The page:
Entertainment

X Factor is back (with a bit of de javu)

There are fewer live shows this year, with more episodes focusing on auditions and bootcamp stages.

Also, Simon Cowell is encouraging entrants to perform more original songs during their auditions.

But despite these changes, some of what the stars of the show have been saying sounds remarkably familiar.

Here's what Louis Walsh, Nicole Scherzinger and Dermot O'Leary had to say - and how they caused a minor sense of deja vu.

This will be the best year ever for The X Factor

The drama school out to break glass ceilings

Identity School of Acting started in London in 2003 with just 10 aspiring actors who wanted to make their mark.

Oguns didn't want to waste time on producers in the UK who didn't want to use his actors. So he ventured off to Hollywood, taking Boyega with him.

While there was still buzz around Boyega's first film Attack the Block, Oguns self-funded a trip to Los Angeles.

"Femi pushed me and we chased the dream together," says Boyega. "I had used up all my money for this trip and he had funded me and put all his faith into me.

Tom Hardy's bedtime story tribute to dog

The actor will read Fleabag by Helen Stephens, which is about the friendship between a young boy and his scruffy pet.

He recorded the story last year with Woody next to him and says the broadcast will be a fitting mark of respect to the memory of his dog.

Tom Hardy spoke about his loss in an emotional blog at the time.

Dropping beats not bombs

"It happened quite a number of times that a friend or colleague was killed," he says. "Fortunately I still have my fingers and toes."

Samhat cleared mines in the south of Lebanon, the home nation of his parents before they moved to Los Angeles, California, where he was born. He also supervised teams in Sudan, Cyprus and Kosovo.

Yet away from this perilous work, Samhat was grafting at another passion that has since become his life -- dropping beats for music fans across the Lebanese capital, Beirut, and promoting local musical talent.

How to start your own music festival

Putting on a music festival might sound like the dream job, but with more events appearing each year how do you make sure yours takes off?

Newsbeat speaks to the people behind three festivals which have sprung up from nothing in the past decade or so.

They give us their tips for doing it yourself.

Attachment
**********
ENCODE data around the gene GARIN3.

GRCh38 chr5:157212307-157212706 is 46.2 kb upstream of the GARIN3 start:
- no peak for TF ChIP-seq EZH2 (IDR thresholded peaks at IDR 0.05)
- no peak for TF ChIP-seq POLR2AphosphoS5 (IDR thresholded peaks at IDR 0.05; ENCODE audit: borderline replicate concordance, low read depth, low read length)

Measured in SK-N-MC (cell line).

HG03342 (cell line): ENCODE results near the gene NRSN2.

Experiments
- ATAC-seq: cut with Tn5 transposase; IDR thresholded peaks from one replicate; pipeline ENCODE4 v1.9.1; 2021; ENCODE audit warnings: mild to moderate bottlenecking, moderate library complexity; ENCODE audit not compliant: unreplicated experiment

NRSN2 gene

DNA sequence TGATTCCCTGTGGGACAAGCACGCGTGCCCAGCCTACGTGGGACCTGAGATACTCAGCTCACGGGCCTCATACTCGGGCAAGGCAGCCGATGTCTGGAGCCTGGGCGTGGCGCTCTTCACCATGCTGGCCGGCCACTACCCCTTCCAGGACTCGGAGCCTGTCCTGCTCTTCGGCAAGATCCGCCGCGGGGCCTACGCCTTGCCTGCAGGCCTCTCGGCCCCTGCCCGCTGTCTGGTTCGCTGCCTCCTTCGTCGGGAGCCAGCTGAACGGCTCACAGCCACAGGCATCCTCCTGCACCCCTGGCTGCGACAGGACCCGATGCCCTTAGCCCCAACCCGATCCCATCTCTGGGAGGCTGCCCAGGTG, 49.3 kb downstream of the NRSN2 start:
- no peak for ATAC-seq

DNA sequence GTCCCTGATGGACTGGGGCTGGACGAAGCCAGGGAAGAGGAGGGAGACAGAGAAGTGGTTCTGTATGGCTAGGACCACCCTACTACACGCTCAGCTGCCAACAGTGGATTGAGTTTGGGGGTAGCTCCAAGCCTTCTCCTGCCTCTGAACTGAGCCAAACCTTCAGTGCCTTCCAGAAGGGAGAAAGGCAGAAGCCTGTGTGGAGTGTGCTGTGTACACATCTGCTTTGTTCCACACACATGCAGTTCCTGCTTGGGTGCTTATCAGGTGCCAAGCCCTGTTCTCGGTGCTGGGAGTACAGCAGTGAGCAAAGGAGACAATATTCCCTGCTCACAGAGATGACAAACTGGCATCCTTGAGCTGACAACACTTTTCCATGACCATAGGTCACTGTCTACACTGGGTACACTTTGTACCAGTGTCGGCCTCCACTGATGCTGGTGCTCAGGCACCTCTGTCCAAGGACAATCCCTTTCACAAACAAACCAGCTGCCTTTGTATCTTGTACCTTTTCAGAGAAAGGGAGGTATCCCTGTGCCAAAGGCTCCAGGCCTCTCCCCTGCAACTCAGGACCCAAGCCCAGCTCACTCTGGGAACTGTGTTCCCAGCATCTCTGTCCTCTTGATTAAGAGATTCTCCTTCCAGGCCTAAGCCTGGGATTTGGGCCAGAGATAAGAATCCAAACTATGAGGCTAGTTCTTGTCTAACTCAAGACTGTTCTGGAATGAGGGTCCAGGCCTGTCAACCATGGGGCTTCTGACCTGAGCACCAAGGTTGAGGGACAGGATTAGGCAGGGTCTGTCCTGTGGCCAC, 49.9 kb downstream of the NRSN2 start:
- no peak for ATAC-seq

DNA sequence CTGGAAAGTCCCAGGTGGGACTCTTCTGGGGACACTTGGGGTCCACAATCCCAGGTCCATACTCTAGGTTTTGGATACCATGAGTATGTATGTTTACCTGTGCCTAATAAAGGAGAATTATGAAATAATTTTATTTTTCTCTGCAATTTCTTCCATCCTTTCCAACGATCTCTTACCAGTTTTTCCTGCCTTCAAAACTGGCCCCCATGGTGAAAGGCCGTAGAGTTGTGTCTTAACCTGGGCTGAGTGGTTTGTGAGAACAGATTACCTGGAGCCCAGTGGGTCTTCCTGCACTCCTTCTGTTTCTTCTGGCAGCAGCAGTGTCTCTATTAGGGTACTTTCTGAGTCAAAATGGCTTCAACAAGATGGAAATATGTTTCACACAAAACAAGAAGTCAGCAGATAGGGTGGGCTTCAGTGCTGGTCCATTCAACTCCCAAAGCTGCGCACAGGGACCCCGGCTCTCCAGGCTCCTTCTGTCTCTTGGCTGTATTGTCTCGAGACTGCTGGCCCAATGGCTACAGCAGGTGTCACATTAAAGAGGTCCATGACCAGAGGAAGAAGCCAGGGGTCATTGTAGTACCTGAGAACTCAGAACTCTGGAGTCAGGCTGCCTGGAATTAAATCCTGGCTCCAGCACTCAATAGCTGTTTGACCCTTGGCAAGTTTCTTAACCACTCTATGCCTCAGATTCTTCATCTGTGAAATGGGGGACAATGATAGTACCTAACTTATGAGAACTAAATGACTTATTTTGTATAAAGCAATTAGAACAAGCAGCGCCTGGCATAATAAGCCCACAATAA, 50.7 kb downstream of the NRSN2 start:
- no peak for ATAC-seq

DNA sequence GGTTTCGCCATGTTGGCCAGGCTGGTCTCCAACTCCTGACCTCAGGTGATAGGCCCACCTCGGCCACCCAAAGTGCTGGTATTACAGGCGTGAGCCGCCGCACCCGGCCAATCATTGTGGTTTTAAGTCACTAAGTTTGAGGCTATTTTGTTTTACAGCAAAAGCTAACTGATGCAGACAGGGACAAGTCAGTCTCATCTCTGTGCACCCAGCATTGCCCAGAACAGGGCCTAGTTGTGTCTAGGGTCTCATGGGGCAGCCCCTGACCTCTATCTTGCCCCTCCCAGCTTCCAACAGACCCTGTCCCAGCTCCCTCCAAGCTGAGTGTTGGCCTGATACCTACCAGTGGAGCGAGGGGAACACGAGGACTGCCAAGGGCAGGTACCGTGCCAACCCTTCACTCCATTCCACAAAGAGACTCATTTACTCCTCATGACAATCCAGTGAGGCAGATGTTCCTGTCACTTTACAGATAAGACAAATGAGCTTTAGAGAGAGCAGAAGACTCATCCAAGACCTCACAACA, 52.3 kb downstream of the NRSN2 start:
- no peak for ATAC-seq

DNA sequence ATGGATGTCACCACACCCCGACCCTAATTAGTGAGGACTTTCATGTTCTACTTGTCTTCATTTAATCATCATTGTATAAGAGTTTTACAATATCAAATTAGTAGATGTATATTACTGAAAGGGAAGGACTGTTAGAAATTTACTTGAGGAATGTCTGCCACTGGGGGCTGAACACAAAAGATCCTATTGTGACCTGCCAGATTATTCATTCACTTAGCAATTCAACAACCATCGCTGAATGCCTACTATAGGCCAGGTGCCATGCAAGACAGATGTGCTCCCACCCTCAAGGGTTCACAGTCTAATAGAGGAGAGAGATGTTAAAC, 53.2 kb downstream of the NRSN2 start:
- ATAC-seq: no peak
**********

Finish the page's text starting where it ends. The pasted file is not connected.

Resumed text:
Picking your team

"My number one tip is don't go into business with your mates," laughs James Scarlett.

Eleven years ago he teamed up with friends Simon, Andy, Brendan, Rob and Mark to found 2000 Trees festival in Gloucestershire.

Actress wants to 'lift the veil' on porn

The star says she wanted to look at people's online relationships but insists the show isn't a hatchet job.

"The intention is not to present this skewed, manipulative story or to get people to not enter porn," she says.

"The intention was to lift the veil, pull the curtain back on the industry, that really thrives from secrecy."

The six-part documentary is the follow-up to Rashida Jones's 2015 documentary, Hot Girls Wanted.

Radiohead quit Coachella stage twice after technical problems

The band faced complete sound failures along with episodes of audio feedback.

"Can you actually hear me now?" Thom Yorke asked crowds when he returned to the stage for the second time.

"I'd love to tell you a joke, lighten the mood, something like that. But this is Radiohead..."

The live stream audio was also affected by sound problems.

The first sound drop-out occurred during Ful Stop, reports Pitchfork.

Comedian Charlie Murphy dies following leukemia battle

Murphy was 57.

A long time comic, Murphy rose to fame for his work on Dave Chapelle's popular "Chapelle's Show," where he was a co-star and writer.

His recurring skit "Charlie Murphy's True Hollywood Stories," which recalled celebrity encounters he and his younger brother Eddie Murphy had with Rick James, Prince and others, became cult hits.

How Ed Sheeran helped Harry Styles with Debut

"I played him a few songs after the album was finished," Harry told the Radio 1 Breakfast Show.

"He didn't say that he didn't like any but he did like one song that isn't on the album."

Ignoring the advice of one of the most successful singer-songwriters might not be a good idea, but Harry says he still decided to leave it off the album.

"He [Ed] is really good - he's one of the most talented dudes I know," he said.

First look at 'Dirty Dancing' remake

A few of the actors in ABC's remake of the beloved 1987 film are sharing some scenes from the project on Instagram.

Abigail Breslin and Colt Prattes have taken on the roles of Frances "Baby" Houseman and Johnny Castlee originally made famous by Jennifer Grey and Patrick Swayze in the hit film.

Breslin posted photos of her and Prattes dancing in character.

"Casually dancing around a fireplace, as one does," she wrote in a caption. "AND just casually dippin' around a fireplace. As one also does. #sneakpeek #dirtydancing."